A Look Back At The Costume Designs of Ishioka Eiko
This article originally featured in the April 2021 issue of Connect.
by Rhiannon Haseltine (Hyōgo)
There are two common themes to the work of Ishioka Eiko: “big” and “red.” This is, of course, a massive oversimplification of her decades of legendary design work. In her early graphic design through to her later costume work, Eiko (as she preferred to be called) favoured boldness and intensity. She aimed, too, for timelessness—not in the sense of classic simplicity or minimalism, but in evoking both the future and past at once. Her ingenuity suggested a future not yet known; her use of the grotesque and erotic appealed to the most primitive parts of human emotion. And then there was the red, her signature colour—one a collaborator described to be as “strong, intense, [and] brilliant” as Eiko herself. In a world that so often teaches women to make themselves small and unheard, Eiko and her work have commanded attention and space from the start.
A Life in Four Chapters
Eiko, born in Tōkyō in 1938, began her career in graphic design at cosmetic giant Shiseido in the 1960s. Her father, otherwise encouraging of her creativity, had strongly discouraged it; being a graphic designer himself, he understood the hostility she would face as a woman. Indeed, Eiko had to insist even in her interview that she receive equal treatment to her male colleagues. Young women at the time were seeing a sudden increase in their power as consumers, and Eiko’s ad campaigns called to this newfound independence; empowering women who had been brought up “to listen rather than speak” to see themselves as the directors of their own lives and experiences.
The women Eiko featured in her campaigns were, invariably, “big, big, big” in both presence and visual impact, frequently nude, and emblazoned with slogans like “Girls Be Ambitious!” and “Don’t Stare at the Naked; Be Naked”. She was known to feature models from India, Morocco, and Kenya, presenting a striking new ideal of beauty to a country notorious for its exaltation of porcelain-white skin.
A favoured muse of Eiko’s was American actress Faye Dunaway, pictured here in the 1979 poster “Can West Wear East?,” produced for department store Parco. Dunaway, clad in robes of shiny, silvery satin and an exaggerated headdress reminiscent of a nun’s cornette, stands (with wing-like seraphic, voluminous sleeves) between two young Japanese children. The little girls, Eiko’s nieces, have eyes daubed with red shadow and wear long, full red skirts tied at the chest that call to mind the hakama trousers worn by miko (shrine maidens). The effect is heavily evocative of religious iconography—a dreamlike image seeming simultaneously futuristic and primal. This seamless blend of western and eastern cultural motifs with archetypal imagery can be seen time and time again through Eiko’s work.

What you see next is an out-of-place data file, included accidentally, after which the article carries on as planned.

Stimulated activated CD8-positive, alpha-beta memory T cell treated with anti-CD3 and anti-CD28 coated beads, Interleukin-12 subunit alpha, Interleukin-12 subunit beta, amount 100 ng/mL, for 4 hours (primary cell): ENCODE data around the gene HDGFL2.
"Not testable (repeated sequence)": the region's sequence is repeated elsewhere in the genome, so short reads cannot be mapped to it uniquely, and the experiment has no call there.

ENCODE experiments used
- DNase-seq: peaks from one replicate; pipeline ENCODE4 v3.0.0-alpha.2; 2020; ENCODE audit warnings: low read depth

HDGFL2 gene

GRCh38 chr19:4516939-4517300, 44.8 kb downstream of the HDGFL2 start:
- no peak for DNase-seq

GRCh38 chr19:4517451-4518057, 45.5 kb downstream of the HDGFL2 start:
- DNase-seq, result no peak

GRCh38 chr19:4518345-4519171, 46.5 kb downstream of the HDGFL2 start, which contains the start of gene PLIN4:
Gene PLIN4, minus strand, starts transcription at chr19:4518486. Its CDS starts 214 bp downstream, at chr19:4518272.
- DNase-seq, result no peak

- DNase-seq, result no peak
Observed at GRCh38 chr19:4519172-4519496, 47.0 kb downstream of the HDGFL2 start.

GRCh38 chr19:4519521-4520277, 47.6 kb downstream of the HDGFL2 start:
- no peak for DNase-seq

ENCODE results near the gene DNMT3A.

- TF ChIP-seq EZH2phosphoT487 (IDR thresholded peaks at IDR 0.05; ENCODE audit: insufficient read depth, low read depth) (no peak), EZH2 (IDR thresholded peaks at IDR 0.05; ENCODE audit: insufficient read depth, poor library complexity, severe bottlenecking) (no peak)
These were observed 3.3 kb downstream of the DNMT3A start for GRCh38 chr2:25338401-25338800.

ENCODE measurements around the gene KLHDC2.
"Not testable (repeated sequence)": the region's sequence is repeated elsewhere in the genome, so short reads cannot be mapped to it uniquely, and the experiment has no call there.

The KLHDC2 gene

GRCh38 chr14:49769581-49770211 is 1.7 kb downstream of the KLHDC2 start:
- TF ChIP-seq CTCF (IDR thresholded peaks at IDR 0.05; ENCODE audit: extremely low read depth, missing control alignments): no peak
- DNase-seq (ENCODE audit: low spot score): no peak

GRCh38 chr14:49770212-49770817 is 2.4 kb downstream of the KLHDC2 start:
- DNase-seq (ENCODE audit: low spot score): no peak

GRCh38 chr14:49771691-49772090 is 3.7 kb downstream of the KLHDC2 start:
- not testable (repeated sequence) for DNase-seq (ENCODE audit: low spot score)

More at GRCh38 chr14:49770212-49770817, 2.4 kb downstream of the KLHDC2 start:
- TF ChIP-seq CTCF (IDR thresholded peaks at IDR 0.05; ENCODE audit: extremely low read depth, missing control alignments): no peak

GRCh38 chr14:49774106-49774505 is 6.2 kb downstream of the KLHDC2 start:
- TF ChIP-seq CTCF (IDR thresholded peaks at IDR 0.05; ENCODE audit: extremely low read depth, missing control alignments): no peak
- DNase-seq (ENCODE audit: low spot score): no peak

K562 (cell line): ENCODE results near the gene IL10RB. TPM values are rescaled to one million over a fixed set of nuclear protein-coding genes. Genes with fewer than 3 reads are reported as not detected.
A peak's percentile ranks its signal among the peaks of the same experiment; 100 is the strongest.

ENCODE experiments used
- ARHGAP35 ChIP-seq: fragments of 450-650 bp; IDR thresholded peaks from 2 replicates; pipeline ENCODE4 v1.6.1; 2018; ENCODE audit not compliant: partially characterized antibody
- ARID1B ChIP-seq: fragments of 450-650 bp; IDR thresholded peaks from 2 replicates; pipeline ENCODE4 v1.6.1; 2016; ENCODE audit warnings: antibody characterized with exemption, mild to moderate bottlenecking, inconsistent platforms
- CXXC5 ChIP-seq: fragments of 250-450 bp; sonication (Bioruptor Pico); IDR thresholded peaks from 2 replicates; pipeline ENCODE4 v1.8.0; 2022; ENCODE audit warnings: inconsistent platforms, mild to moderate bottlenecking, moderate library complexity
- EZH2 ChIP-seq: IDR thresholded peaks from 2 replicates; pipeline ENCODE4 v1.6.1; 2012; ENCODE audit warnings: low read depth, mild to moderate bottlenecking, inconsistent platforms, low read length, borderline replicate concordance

Can West Wear East?
Fearful of becoming stuck in a creative rut, Eiko left Japan for Manhattan in 1980;—a 15-month hiatus followed before she turned her attention to the cinematic and theatrical worlds of production and costume design. Between budgets, practicalities, and conflicting creative visions—not to mention the pressures from above to not stray too far from the profitability of safe, mainstream ideas—design for film and theatre is usually an exercise in compromise. Director Francis Ford Coppola, who worked with Eiko on Bram Stoker’s Dracula (1992), wrote: “When you make a movie, you don’t get exactly what you want—you never do—you get percentages[.] Except for Eiko. She got what she wanted.”
Eiko’s unyielding determination to realize her design ideas exactly as she envisioned them only made her more desirable to collaborate with. She was sought out time after time specifically for her uniquely surreal artistic vision; director Tarsem Singh stated that he “fell down on [his] knees” to get her to work with him.
The themes of eroticism and spirituality evident in Eiko’s earlier work were also infused in her costume designs, from the gothic sexuality and decadence of Bram Stoker’s Dracula to the ominous Pagan mysticism of opera Der Ring des Nibelungen (The Ring of Nibelung, or The Ring Cycle). She played with gender, cultural influences, and the human body itself, and also liberally incorporated animal motifs, historical elements, and references to other artistic works, seeking to visualize those most primal and visceral parts of the human psyche and experience. Her costumes reflected this even in their construction—being sometimes impractically heavy or otherwise uncomfortable to wear but always serving to represent the character’s psychology. Jennifer Lopez, while filming Singh’s The Cell (2000), requested that the hard plastic collar Eiko had designed for her be made more comfortable, only for Eiko to respond, “No—you’re supposed to be tortured.” And although safe in practicality, Eiko’s spiked, angular costumes for the Cirque du Soleil acrobatic show Varekai (2002) were designed to provoke a sense of fear and danger in the audience.
“It was sometimes difficult for actors to wear Eiko’s costumes[.] They were heavy and constricting, and it could take three people to carry a coat. But look at the film in the end.” -Tarsem Singh, 2012.